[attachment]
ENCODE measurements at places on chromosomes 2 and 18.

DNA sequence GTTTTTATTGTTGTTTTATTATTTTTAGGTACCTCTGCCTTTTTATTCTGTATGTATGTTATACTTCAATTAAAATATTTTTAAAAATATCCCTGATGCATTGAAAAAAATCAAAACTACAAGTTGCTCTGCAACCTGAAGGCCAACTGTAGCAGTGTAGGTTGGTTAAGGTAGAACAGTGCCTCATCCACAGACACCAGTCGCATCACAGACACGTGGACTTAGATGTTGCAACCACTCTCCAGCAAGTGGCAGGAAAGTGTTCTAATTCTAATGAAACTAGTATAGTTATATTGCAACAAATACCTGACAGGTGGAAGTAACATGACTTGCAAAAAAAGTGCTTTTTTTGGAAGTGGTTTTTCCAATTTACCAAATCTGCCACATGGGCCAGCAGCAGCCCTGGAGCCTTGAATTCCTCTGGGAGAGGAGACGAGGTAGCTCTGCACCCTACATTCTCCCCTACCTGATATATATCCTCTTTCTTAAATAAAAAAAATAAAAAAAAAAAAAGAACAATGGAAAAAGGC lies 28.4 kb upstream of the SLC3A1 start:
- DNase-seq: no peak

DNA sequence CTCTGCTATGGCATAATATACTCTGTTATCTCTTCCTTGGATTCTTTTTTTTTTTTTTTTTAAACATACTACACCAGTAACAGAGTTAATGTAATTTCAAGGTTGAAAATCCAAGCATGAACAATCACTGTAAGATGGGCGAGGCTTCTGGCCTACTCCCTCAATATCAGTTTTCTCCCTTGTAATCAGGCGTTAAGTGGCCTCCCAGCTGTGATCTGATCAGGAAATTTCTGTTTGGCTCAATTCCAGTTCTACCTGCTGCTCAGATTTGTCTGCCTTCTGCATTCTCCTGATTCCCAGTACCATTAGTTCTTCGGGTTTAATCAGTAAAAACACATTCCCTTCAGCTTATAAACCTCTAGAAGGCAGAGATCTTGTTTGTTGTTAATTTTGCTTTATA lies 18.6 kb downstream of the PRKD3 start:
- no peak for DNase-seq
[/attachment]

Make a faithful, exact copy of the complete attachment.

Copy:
ENCODE measurements at places on chromosomes 2 and 18.

DNA sequence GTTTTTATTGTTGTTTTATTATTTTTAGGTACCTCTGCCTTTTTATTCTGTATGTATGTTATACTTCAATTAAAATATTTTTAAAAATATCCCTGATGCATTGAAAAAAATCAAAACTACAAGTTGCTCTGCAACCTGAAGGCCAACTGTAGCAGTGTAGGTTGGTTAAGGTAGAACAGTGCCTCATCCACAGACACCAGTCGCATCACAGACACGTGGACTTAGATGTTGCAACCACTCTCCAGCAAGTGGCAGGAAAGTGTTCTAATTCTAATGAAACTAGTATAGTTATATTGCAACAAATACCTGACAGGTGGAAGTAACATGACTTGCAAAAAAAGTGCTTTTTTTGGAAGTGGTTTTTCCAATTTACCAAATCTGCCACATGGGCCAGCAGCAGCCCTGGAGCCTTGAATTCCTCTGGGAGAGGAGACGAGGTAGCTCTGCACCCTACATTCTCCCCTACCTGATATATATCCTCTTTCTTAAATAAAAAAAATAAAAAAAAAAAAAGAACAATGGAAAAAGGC lies 28.4 kb upstream of the SLC3A1 start:
- DNase-seq: no peak

DNA sequence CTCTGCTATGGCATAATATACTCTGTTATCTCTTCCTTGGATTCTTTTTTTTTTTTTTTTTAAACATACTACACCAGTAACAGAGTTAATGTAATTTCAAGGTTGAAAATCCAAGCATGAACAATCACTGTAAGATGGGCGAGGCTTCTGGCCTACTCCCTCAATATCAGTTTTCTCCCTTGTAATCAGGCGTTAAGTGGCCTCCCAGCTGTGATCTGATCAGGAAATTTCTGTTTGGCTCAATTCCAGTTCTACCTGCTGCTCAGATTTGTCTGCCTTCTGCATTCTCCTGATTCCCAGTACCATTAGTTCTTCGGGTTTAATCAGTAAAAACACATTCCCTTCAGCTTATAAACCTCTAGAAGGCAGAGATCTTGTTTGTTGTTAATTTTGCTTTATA lies 18.6 kb downstream of the PRKD3 start:
- no peak for DNase-seq